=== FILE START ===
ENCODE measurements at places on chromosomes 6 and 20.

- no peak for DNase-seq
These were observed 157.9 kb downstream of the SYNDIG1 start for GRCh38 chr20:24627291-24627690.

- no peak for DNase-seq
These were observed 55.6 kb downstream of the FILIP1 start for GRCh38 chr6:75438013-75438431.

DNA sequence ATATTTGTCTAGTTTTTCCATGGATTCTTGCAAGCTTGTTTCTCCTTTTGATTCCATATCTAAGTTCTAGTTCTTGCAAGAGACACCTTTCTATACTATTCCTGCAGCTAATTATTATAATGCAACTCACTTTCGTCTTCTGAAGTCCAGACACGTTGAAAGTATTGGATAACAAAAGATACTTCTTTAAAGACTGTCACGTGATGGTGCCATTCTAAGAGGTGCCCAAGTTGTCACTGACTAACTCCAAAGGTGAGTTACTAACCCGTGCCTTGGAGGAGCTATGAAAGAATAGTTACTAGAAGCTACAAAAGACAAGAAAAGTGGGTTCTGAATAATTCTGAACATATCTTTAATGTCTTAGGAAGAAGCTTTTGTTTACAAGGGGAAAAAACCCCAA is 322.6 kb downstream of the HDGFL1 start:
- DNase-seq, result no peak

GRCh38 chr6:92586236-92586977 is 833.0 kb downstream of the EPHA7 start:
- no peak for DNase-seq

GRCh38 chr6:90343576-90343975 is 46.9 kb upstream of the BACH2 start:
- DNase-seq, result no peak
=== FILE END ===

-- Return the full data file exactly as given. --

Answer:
ENCODE measurements at places on chromosomes 6 and 20.

- no peak for DNase-seq
These were observed 157.9 kb downstream of the SYNDIG1 start for GRCh38 chr20:24627291-24627690.

- no peak for DNase-seq
These were observed 55.6 kb downstream of the FILIP1 start for GRCh38 chr6:75438013-75438431.

DNA sequence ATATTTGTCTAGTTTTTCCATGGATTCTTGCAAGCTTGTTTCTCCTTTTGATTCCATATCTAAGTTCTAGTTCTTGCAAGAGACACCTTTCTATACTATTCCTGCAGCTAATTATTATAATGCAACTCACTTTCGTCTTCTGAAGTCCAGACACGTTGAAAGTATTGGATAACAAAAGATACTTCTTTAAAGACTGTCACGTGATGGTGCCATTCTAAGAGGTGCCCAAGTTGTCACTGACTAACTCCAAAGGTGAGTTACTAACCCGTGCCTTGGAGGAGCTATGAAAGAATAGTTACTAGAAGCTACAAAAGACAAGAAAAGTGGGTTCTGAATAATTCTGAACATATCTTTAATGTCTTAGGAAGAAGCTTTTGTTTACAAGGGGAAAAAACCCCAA is 322.6 kb downstream of the HDGFL1 start:
- DNase-seq, result no peak

GRCh38 chr6:92586236-92586977 is 833.0 kb downstream of the EPHA7 start:
- no peak for DNase-seq

GRCh38 chr6:90343576-90343975 is 46.9 kb upstream of the BACH2 start:
- DNase-seq, result no peak